Interior Minister Priti Patel asked the police for an update following a series of cases of women who reported being punched by needles in nightclubs.
Police chiefs have also been instructed by the Municipal Internal Affairs Committee to urgently assess the extent of the problem across the country.
A student, who believes she was injected into a Nottingham club, said she felt “vulnerable” and “violated”.
Labor said the reports were “vile” and “terrifying” and called for action.
Shadow Interior Minister Nick Thomas-Symonds urged Ms. Patel to “act without delay” and ensure that “those responsible … face the full force of the law.”
More than 100,000 people signed a petition calling for mandatory nightclub searches after a series of reports of pins.
Groups from over 30 UK universities have joined an online campaign calling for a boycott of nightclubs.
Activists say they are looking for “tangible” changes to make nightclubs safer, such as covers or caps for drinks and better training for staff.
Sarah Buckle, who studies at the University of Nottingham, was on a night out on September 28 when she suddenly fell ill.
He described how one moment he was fine, the next moment he couldn’t speak the words or stand up.
She woke up the next morning in the hospital with a small pinprick on her hand, which later got bruised and throbbing, she said.
“I drank too much before and this was completely different,” he said.
“Being in the hospital for 10 hours and having no recollection of anything for so long is absolutely crazy.
“I’m confused as to why this is happening, it’s terrifying. You can cover up your drinks, but how are you going to stop someone from stabbing you?”
Nottinghamshire police confirmed they were investigating reports of “physically stolen” people.
The University of Nottingham said it was “extremely concerned” about the reports and is working with police and locals to “monitor, review and learn from incidents and experiences in the city center.”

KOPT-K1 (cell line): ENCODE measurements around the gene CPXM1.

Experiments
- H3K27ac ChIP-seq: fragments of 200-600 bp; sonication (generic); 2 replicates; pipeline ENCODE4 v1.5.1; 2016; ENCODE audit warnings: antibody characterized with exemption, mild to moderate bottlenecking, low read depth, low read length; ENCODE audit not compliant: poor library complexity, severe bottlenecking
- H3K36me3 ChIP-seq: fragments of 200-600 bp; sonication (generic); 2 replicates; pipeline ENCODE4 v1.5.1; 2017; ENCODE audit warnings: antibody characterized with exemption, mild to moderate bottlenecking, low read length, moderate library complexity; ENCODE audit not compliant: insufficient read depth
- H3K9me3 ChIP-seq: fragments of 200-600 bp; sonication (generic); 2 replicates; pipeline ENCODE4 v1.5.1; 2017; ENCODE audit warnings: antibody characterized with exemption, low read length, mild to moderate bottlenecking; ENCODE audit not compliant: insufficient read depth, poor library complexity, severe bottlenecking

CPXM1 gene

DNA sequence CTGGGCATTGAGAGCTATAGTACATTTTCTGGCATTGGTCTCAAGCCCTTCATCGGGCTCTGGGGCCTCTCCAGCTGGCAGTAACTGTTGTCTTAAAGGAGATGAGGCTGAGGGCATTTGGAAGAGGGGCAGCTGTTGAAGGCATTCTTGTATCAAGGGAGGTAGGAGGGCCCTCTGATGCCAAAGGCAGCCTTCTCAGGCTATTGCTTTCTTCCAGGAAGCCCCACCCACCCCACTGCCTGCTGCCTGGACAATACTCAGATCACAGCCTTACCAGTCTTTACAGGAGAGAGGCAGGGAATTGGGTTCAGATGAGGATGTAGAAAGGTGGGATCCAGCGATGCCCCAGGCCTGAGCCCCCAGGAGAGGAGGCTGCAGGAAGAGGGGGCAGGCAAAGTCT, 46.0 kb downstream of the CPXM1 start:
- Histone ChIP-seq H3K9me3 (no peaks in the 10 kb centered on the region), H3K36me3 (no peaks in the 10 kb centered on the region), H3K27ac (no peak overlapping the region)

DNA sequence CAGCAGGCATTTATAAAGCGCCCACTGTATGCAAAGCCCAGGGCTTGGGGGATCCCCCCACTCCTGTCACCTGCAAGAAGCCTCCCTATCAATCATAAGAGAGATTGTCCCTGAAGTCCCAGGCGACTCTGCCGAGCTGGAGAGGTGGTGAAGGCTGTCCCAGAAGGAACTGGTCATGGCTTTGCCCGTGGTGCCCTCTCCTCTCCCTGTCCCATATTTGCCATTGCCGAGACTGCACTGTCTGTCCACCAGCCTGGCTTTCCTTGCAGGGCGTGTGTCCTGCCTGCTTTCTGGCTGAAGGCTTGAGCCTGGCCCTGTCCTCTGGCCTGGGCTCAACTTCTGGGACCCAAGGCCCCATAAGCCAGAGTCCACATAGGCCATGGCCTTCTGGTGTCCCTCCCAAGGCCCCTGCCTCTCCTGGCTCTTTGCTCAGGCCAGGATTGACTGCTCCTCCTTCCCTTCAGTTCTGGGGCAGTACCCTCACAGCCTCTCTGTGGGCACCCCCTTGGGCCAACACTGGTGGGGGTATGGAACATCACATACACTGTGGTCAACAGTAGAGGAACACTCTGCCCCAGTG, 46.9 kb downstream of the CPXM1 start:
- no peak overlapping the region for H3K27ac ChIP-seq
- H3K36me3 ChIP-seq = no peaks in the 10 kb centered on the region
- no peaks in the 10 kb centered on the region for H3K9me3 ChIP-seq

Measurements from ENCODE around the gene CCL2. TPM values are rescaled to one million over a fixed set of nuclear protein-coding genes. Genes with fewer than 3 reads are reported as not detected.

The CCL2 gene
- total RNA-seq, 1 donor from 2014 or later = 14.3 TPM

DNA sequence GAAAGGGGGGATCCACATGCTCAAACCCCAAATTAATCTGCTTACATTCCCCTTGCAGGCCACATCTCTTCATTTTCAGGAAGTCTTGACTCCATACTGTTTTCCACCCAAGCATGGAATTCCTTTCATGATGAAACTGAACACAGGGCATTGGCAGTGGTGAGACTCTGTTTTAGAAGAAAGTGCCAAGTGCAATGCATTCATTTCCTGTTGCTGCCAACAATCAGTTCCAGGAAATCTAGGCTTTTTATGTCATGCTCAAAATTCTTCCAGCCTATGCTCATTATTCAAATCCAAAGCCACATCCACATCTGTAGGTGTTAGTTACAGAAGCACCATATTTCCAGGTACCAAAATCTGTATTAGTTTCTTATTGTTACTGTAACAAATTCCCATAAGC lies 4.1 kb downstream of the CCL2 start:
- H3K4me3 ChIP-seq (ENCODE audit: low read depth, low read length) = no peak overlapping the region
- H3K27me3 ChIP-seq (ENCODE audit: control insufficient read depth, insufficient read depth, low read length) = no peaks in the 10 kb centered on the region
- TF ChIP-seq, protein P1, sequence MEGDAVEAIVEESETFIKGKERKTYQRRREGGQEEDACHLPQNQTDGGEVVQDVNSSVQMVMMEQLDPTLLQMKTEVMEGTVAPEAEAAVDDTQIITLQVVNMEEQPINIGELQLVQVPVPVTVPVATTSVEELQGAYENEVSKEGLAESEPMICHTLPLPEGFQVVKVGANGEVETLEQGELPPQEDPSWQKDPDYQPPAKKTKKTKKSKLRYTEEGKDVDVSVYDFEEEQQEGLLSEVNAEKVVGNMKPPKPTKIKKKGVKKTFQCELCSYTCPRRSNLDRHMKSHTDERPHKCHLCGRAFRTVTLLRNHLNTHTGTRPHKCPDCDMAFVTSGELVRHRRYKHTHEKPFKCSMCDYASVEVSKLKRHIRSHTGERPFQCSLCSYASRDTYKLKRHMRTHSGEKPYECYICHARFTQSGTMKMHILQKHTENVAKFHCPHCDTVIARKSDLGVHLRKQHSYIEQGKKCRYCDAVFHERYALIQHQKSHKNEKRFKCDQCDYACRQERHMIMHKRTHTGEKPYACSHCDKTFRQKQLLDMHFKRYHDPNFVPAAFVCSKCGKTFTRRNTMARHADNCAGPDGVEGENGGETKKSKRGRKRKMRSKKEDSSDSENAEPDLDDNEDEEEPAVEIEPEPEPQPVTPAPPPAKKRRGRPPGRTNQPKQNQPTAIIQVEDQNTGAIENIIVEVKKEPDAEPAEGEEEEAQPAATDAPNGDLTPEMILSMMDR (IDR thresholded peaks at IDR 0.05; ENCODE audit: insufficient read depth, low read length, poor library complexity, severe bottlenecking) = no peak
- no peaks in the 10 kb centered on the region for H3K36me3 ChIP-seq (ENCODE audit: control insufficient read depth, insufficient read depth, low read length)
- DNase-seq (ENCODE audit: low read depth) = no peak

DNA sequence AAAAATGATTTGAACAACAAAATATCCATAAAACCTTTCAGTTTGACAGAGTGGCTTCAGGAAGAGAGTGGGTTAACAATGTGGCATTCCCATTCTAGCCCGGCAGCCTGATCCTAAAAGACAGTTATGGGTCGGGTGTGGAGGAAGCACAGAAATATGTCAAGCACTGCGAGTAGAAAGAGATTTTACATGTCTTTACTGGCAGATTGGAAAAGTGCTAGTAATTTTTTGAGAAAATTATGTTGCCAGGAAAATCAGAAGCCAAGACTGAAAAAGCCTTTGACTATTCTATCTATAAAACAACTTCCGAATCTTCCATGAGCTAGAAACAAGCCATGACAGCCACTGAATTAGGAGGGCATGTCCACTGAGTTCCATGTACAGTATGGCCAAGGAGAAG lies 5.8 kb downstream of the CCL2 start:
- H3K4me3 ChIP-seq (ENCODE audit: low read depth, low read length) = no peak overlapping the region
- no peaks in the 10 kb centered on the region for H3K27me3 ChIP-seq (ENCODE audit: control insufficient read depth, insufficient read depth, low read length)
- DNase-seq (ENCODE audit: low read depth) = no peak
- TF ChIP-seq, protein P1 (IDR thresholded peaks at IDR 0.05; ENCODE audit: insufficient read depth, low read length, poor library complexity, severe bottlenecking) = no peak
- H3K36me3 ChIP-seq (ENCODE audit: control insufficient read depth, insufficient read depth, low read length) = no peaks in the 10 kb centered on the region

Other police forces have confirmed that there have been reports of spikes of injections occurring during night outings.
Scottish police said their agents are investigating a “small number of reports” from Edinburgh, Dundee and Glasgow, which “do not appear to be related”.
Meanwhile, West Yorkshire Police said they were investigating an injection spiking report in Leeds last week.
The National Police Chiefs’ Council (NPCC) said it is difficult to assess whether acupuncture is becoming a national trend as only a handful of reports have been filed with the police.
Sarah Crew, the NPCC’s chief officer for rape and adult sexual offenses, said she asked all police forces to look into the matter and offer support.
He added that it was a “fair guess” that drug injection perpetrators had a “sexual motive”, adding that alcohol consumption in general was “a problem”.
Michael Kill, CEO of the Night Time Industries Association, said the organization is “very concerned” about the reported increase in accidents and that the industry will work with the Home Office to address the problem.
“It goes without saying that everyone should be able to enjoy a night out without fearing for their safety, and we are saddened to hear that some don’t feel that way,” he said.
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